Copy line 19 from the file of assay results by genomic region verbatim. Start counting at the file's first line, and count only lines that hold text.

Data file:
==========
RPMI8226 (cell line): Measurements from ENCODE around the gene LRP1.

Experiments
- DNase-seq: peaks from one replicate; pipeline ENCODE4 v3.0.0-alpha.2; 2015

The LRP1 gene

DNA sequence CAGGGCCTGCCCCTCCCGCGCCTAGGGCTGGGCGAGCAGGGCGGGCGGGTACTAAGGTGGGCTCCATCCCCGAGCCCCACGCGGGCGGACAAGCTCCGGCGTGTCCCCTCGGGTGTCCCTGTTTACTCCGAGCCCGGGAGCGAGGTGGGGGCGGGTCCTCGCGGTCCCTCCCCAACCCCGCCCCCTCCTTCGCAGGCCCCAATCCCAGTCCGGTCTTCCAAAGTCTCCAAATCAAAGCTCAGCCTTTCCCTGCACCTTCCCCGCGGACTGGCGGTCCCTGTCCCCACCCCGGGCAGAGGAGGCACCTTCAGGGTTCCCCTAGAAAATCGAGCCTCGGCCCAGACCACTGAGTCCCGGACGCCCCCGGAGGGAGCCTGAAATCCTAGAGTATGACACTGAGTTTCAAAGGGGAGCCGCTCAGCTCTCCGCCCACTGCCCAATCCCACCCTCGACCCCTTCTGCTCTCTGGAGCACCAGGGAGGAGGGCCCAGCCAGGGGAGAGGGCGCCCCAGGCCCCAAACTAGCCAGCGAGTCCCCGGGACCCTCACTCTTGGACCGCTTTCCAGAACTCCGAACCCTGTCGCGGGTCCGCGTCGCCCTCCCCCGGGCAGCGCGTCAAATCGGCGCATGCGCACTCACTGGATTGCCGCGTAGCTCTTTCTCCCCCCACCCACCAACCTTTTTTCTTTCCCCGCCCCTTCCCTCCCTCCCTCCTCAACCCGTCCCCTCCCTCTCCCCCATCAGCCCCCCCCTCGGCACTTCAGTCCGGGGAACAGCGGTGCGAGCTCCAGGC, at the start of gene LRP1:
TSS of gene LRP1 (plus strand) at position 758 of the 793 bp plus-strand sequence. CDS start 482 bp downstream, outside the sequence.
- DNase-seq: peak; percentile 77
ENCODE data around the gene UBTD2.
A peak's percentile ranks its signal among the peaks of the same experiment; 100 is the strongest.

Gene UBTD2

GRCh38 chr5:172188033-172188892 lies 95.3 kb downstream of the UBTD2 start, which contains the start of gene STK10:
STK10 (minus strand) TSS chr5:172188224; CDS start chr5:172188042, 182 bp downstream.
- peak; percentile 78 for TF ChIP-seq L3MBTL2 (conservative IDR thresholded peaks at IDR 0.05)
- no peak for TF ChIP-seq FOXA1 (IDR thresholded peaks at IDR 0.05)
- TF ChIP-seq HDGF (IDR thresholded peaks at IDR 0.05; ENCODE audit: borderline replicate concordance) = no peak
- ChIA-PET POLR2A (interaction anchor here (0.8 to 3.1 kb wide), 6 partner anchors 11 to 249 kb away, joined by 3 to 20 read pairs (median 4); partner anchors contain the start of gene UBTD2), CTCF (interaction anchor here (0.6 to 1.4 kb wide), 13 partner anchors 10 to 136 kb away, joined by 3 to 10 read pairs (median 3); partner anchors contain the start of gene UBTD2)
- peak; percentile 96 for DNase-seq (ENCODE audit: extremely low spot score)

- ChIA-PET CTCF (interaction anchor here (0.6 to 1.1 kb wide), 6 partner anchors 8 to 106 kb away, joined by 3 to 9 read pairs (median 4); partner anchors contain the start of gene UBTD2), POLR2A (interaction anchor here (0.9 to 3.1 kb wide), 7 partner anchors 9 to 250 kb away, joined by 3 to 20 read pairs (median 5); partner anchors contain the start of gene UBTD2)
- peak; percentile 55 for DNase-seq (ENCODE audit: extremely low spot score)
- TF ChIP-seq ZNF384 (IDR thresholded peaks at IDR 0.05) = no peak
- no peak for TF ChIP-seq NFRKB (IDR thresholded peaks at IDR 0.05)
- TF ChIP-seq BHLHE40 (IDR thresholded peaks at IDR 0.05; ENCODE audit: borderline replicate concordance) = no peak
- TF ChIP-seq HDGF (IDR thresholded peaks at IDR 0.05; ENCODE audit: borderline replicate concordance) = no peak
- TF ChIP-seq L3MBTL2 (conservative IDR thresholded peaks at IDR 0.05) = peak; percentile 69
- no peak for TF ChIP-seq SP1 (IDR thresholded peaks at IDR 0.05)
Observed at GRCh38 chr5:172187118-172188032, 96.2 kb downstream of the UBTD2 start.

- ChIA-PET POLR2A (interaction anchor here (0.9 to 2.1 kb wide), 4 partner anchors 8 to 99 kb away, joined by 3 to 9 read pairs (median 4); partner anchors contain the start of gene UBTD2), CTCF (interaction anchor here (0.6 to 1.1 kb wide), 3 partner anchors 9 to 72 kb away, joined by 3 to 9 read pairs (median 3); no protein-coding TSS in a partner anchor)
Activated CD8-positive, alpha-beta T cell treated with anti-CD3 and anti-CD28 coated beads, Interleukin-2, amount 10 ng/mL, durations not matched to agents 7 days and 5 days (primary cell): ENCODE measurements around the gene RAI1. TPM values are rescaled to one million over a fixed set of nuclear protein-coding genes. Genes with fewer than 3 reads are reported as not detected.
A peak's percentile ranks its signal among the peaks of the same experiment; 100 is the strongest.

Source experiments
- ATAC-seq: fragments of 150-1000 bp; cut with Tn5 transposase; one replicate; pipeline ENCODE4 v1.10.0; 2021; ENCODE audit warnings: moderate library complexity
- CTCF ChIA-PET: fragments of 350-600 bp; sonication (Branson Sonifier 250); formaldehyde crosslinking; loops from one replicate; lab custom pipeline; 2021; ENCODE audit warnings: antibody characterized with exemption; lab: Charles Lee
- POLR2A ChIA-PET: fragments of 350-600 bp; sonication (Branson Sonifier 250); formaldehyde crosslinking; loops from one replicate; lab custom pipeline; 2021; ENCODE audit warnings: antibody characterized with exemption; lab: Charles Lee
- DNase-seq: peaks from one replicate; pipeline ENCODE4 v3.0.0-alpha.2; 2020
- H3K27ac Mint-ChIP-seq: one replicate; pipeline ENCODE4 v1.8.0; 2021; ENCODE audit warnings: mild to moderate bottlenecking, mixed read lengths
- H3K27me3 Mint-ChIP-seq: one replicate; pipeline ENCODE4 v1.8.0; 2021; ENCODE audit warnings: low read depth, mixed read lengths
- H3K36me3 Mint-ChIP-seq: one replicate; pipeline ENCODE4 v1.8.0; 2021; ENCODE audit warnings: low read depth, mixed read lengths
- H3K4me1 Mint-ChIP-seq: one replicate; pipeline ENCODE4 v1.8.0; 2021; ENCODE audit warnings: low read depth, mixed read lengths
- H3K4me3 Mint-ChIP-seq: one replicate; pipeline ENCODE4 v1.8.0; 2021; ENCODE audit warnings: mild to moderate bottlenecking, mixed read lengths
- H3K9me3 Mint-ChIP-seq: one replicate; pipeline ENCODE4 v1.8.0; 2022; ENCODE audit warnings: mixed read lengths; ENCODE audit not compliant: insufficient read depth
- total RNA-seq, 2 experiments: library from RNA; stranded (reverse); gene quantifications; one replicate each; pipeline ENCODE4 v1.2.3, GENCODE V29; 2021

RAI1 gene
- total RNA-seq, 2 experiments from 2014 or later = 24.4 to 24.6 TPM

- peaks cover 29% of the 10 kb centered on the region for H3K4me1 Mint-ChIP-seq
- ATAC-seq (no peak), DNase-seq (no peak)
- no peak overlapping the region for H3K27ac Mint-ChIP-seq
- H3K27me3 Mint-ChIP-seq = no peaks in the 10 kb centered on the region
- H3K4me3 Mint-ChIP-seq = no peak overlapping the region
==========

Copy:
- peak; percentile 55 for DNase-seq (ENCODE audit: extremely low spot score)